India's U-23 team secured their passage through to the second qualifying round for the Men's Olympic Football Tournament Beijing 2008 following a penalty shoot-out victory over Myanmar on Wednesday. The result may look significantly less convincing compared to Australia's 12-0 aggregate triumph over Chinese Taipei, however, the success came as a massive boost for Indian football, reigniting the passion for the game across the sub-continent.
Despite the victory, few would choose to bet on India in the next stage of the competition against the likes of Iraq, Korea DPR and Thailand in Group E, given the differences in pedigree and experienced of their prospective opponents. But coach Bob Houghton's side can at least take heart from the support of their fanatical fans and perhaps draw inspiration from their showing at the 1956 Olympics, where they narrowly missed out on the bronze medal after losing to Bulgaria in the third place play-off.
A proud past
At senior level, India have long been regarded as strugglers on the continental stage, with their latest disappointment coming in last year's qualifying campaign for the 2007 AFC Asian Cup, which saw them suffer six straight defeats at the hands of Group A opponents Japan, Saudi Arabia and Yemen.
The results may look unsurprising considering their status as the 157th placed team in the FIFA/Coca Cola World Ranking , but what many people do not realise is that India has a rich footballing tradition. The Durand Cup, which was inaugurated in 1888, is one of the oldest football tournaments in the world and the Kolkata based Mohun Bagan, formed in 1889, is the oldest club in Asia.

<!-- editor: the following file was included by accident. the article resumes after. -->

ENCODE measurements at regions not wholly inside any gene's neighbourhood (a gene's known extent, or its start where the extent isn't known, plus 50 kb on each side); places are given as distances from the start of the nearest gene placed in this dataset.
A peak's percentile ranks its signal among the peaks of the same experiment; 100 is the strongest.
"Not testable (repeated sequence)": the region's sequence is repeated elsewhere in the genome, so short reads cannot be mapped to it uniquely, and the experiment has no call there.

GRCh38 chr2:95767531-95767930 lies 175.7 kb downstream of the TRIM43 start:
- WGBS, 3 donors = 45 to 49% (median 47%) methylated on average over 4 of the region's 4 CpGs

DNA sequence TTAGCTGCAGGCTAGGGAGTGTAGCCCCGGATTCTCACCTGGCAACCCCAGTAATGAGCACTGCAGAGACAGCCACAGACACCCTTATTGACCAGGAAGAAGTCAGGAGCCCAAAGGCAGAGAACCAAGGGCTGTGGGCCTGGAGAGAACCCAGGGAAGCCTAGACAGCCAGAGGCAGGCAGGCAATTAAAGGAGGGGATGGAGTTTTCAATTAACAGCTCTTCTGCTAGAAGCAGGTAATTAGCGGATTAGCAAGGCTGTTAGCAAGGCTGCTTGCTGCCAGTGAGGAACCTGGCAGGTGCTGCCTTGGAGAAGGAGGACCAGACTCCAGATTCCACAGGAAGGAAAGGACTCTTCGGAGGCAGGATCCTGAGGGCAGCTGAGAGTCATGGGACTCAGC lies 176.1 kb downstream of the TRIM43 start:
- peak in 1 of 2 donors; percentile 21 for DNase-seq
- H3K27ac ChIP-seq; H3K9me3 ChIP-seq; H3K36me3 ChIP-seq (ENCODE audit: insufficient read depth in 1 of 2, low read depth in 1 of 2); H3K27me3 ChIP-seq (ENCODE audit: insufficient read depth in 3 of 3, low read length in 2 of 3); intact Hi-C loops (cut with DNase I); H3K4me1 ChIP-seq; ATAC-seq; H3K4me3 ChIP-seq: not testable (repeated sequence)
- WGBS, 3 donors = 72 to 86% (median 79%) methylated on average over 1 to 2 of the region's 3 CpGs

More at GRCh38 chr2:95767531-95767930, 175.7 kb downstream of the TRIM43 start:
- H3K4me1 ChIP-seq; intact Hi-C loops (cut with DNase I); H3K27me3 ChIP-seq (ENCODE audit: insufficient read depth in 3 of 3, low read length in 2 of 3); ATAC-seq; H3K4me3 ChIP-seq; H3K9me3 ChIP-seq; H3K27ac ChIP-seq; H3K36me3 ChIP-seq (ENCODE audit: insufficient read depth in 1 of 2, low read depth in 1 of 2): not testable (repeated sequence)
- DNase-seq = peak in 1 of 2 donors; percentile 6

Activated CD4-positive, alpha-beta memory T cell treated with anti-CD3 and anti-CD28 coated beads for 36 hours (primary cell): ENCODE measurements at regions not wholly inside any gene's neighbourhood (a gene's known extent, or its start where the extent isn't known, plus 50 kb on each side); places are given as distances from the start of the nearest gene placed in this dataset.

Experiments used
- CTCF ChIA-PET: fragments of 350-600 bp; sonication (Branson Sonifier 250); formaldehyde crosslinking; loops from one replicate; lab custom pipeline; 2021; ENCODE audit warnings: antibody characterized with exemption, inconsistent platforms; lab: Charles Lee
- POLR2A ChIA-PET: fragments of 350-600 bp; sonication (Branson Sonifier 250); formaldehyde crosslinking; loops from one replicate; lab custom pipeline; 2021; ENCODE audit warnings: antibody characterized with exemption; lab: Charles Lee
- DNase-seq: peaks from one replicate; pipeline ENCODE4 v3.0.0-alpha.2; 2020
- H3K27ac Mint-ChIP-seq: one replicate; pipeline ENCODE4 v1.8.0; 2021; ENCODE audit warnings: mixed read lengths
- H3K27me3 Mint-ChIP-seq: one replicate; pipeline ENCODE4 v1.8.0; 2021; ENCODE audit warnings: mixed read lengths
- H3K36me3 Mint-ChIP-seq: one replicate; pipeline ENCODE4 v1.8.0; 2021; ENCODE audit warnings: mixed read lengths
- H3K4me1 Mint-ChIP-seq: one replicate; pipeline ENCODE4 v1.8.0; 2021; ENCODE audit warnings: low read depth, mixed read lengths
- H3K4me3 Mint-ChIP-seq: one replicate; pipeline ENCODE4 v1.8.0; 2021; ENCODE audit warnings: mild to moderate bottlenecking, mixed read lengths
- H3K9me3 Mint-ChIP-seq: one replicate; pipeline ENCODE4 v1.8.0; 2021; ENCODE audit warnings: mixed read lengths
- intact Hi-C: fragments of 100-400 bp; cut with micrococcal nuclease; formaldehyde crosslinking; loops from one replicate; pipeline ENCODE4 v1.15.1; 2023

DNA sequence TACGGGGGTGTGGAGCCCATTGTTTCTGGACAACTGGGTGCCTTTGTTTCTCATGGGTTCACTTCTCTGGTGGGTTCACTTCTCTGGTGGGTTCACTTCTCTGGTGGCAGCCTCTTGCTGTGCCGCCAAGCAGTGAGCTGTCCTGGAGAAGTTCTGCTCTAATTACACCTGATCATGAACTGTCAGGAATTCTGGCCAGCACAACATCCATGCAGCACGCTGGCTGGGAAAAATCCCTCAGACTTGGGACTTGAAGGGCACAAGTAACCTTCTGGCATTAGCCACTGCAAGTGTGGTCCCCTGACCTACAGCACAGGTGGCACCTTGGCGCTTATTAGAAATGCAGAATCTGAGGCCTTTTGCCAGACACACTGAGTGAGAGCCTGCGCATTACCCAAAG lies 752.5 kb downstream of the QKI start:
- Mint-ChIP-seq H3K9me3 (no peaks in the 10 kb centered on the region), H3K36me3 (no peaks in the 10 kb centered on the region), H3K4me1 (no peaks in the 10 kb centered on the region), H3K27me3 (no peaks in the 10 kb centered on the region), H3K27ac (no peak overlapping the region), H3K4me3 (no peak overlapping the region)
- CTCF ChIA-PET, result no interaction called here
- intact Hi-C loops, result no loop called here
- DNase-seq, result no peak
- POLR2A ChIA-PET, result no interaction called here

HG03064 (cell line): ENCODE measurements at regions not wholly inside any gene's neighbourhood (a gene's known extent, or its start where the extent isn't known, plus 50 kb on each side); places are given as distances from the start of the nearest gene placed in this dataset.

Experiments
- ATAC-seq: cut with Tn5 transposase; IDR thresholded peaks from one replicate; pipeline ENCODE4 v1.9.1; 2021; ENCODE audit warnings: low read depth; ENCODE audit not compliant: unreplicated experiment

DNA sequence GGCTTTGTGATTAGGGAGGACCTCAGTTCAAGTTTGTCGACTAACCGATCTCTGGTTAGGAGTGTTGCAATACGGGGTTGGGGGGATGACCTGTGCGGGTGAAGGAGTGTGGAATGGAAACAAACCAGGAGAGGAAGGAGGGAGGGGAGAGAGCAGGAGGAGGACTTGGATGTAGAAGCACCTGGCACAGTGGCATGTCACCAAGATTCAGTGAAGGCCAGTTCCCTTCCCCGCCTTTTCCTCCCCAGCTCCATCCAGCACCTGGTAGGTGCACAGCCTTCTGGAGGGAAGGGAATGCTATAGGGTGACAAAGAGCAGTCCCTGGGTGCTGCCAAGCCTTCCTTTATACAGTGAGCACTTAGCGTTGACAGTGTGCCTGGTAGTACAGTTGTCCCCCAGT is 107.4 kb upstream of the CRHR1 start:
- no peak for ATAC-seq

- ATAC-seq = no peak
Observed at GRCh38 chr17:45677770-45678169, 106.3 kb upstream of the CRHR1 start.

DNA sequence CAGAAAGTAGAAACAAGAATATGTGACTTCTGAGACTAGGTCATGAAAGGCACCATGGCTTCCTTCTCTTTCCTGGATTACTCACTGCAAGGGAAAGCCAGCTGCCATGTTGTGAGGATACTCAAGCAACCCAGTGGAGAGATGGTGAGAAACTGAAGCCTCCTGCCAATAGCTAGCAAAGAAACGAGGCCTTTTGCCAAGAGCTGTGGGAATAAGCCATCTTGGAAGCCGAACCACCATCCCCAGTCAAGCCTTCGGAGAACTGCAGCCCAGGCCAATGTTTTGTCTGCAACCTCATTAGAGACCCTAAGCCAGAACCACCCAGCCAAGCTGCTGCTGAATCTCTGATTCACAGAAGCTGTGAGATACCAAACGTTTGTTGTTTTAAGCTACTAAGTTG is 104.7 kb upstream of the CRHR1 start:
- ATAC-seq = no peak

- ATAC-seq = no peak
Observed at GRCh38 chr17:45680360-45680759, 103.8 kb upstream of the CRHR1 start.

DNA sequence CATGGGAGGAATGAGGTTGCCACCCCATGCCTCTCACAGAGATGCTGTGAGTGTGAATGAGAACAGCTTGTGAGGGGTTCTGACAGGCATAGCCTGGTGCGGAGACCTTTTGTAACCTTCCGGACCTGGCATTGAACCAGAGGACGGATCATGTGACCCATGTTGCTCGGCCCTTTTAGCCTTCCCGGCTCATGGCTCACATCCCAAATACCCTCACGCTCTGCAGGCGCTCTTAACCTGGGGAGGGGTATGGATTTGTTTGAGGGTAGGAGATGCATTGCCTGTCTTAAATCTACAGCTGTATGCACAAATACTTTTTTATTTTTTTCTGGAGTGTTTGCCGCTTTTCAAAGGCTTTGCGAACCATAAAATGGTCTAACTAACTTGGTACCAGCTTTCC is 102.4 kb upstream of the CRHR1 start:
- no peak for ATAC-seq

Their status as one of the continent's pioneering footballing nations aside, football in India enjoyed its golden years in the 1950s and 1960s when they won the Asian Games on two occasions (1952 and 1962). On the international stage, India also qualified for the 1950 FIFA World Cup™, but they declined to participate after FIFA prohibited teams from playing barefoot.
India's success proved to be short-lived and in the 45 years that followed, standards began to slip. That was until the formation of the National Football League (NFL) in 1996 and the introduction of foreign coaching staff for the national team by the All India Football Association (AIFF) in 2002.
The English teachers
The Olympic team's victory over Myanmar came three weeks after the appointment of Irishman Colin Toal as technical director of its talent development programme. He also guided the U-23 side through the two-legged qualifying round in the absence of Englishman Bob Houghton.
In fact, former China and Uzbekistan coach Houghton became only the second foreign coach in 2005 when he replaced Stephen Constantine, who has arguably laid the foundations for an ever-improving India team during his four-year tenure.
Constantine's achievements with India includes guiding the U-23 side to become LG Cup champions in 2002 and two silver medals with the senior team in the Afro-Asian Games in 2003 and the SAF Games one year later. Having taken the Indian football to new heights with his football expertise, Constantine became a footballing icon in the country.
"Stephen is the reason that Indian football has improved so much over the last three years." India captain Baichung Bhutia was recently quoted as saying.
Constantine may have not taken the country to the level where they can compete against the continent's best, but at least he has planted the seeds for a successful Indian side in years to come.